As the country begins to reopen, many of us are trying to figure out which places put us at high risk for coronavirus transmission and which are relatively safe to visit. But after months of quarantine, and as the summer season gets underway, it’s reasonable to feel downright desperate to get out of the house and experience the world. Fortunately, there are some options where you can stay safe and feel a sense of adventure again.
“My definition of a safe place is one where the benefits outweigh the risks,” says Leann Poston, MD, of Invigor Medical. “The risk of infection is determined by the number of viral particles, so how concentrated the particles may be and how long I will be exposed.”
Of course, no place is entirely safe from COVID-19—it’s going to be up to you to maintain best practices like social distancing and hand hygiene. But these are the five places that are open now that have a relatively low risk, according to experts. And for the areas you should avoid at all costs, check out the 7 Places You Shouldn’t Visit Even If They’re Open.
A study from Japan’s National Institute of Infectious Diseases found that indoor environments were 18.7 times more likely to lead to coronavirus transmission than outdoor ones—so by their very nature, traditional movie theaters are an exposure risk. They are indoor spaces meant for large groups with seats in close proximity to each other. But drive-in theaters, on the other hand, are a different story. These old-school venues are experiencing a resurgence during the pandemic, providing group-gathering options that allow for entertainment while social distancing in separate cars.
“The benefits include seeing a good movie and socializing with a friend or family member,” Poston says. “The only risks should be if you go to a concession stand or the restroom, so plan ahead.” And if you’re curious when you can see the next blockbuster on the big screen, Here’s When Movie Theaters Will Be Again, According to Experts.
Indoor grocery stores are essential businesses, but how about getting some of your produce in a potentially a safer way? Hit up a farmer’s market, where you can collect your groceries outdoors.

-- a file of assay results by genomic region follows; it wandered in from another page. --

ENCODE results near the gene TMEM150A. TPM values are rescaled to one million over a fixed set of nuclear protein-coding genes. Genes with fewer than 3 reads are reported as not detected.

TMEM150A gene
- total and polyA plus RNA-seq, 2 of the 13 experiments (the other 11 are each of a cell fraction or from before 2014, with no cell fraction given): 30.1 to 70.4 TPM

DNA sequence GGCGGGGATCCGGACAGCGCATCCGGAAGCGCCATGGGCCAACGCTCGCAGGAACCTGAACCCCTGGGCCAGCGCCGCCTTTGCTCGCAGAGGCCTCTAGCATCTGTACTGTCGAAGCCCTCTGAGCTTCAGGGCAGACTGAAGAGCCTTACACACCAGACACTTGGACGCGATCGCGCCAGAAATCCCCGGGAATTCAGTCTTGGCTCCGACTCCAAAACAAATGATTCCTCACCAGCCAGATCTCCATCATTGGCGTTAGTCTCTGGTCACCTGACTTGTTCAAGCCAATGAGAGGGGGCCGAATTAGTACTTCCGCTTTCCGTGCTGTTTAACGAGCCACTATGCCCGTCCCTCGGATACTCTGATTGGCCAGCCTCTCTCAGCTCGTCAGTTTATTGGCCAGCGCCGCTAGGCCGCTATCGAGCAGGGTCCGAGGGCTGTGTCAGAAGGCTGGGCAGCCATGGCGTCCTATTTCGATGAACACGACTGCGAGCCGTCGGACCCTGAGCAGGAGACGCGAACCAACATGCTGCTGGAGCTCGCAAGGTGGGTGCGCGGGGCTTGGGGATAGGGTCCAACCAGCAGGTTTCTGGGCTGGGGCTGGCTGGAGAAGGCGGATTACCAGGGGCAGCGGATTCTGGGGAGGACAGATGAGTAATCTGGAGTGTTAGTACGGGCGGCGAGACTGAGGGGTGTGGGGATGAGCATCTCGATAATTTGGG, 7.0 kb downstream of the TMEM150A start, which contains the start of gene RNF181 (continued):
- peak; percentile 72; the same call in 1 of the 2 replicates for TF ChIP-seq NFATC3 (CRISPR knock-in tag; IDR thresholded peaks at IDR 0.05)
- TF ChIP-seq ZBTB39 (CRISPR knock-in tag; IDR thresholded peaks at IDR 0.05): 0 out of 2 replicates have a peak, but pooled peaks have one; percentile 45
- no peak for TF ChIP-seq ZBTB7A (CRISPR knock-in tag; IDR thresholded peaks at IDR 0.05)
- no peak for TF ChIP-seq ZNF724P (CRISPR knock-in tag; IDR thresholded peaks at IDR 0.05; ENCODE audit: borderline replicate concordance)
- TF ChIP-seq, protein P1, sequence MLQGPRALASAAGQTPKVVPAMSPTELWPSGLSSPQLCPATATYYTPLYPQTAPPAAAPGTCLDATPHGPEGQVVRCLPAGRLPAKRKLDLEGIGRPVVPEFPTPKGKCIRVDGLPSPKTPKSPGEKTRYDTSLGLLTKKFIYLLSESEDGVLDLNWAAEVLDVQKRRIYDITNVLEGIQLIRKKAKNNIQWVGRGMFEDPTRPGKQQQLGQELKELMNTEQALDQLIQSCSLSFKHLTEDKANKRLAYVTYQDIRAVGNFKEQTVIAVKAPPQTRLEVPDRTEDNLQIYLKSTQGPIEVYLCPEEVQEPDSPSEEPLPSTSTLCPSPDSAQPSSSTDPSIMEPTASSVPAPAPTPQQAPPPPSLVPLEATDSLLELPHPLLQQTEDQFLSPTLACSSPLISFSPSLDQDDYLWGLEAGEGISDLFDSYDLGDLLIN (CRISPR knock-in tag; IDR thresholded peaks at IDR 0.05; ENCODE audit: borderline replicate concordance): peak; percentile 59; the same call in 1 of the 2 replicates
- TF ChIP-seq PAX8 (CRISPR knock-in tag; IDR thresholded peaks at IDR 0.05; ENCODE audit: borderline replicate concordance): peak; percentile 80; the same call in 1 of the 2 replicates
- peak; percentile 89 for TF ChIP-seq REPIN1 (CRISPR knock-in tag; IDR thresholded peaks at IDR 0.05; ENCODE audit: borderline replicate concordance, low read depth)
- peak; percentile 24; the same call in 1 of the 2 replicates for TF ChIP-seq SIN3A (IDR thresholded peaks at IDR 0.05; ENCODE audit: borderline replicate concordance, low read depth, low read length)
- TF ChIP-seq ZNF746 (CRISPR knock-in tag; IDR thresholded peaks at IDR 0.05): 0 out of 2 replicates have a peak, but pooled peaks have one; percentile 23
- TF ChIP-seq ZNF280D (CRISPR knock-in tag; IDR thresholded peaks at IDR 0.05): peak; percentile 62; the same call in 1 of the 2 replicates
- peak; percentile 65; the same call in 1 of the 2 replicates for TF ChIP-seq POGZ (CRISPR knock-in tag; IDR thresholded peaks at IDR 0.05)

Thomas Russo, MD, chief of the division of infectious disease at the University at Buffalo, compares the concept to the idea of eating on a restaurant patio, which is safer than dining in. “Outdoor activities, as a general rule, are going to be safer than indoor activities, which have a fixed air volume and limited space,” Russo says. He advises wearing masks, and waiting until crowded booths clear out at a farmers’ market.
According to Russo, u-pick farms might be an even safer bet, affording more room to spread out.
Indoor workout facilities are considered a high risk for virus transmission, and many around the country remain closed. But if you’re looking for an easy way to break a sweat outside of your home, you might try an outdoor gym at a public park or beach.
“People should keep distance, and wipe the equipment before and after use,” says Kunjana Mavunda, MD, of KIDZ Medical Services in Florida. Russo underscores the importance of hand washing here, and always recommends masks anywhere you may encounter other people. But he does note the risk posed by inanimate objects is vastly lower than it is from person-to-person contact. And for a sneak peek of what the world may look like after quarantine, check out the 10 Weird Ways Life Will Be Different After the Coronavirus Lockdown.
Isolated campsites and hiking trails
There are many reasons to want to get outdoors in the midst of a pandemic: It’s great for your mental health, it’s physical exercise, and it’s a daily dose of vitamin D. The risk comes when you encounter other people—but if you can avoid doing that, such as at a remote campsite or sparsely populated hiking trail, you are at a much lower risk. “To decrease risk, I would maintain a social distance and not stay around groups of people in an enclosed environment for any length of time,” Poston says.
Many doctors also note that lakes and beaches can be safe environments, too—if you can avoid the crowds made infamous by news reports of people congregating en masse and rejecting precautions.
“I look at beaches as being incredibly safe as long as you can maintain that physical space,” immunologist Erin Bromage, PhD, an associate professor of biology at the University of Massachusetts, Dartmouth, told MSNBC. “We should be creating six, eight feet of space between our towels, between our groups. But going to the beach, as long as you can maintain that physical space, should be a low-risk endeavor—something you should get to enjoy.” And for the behaviors to avoid if you do decide to go to the beach, check out 5 Mistakes You Can’t Afford to Make at the Beach.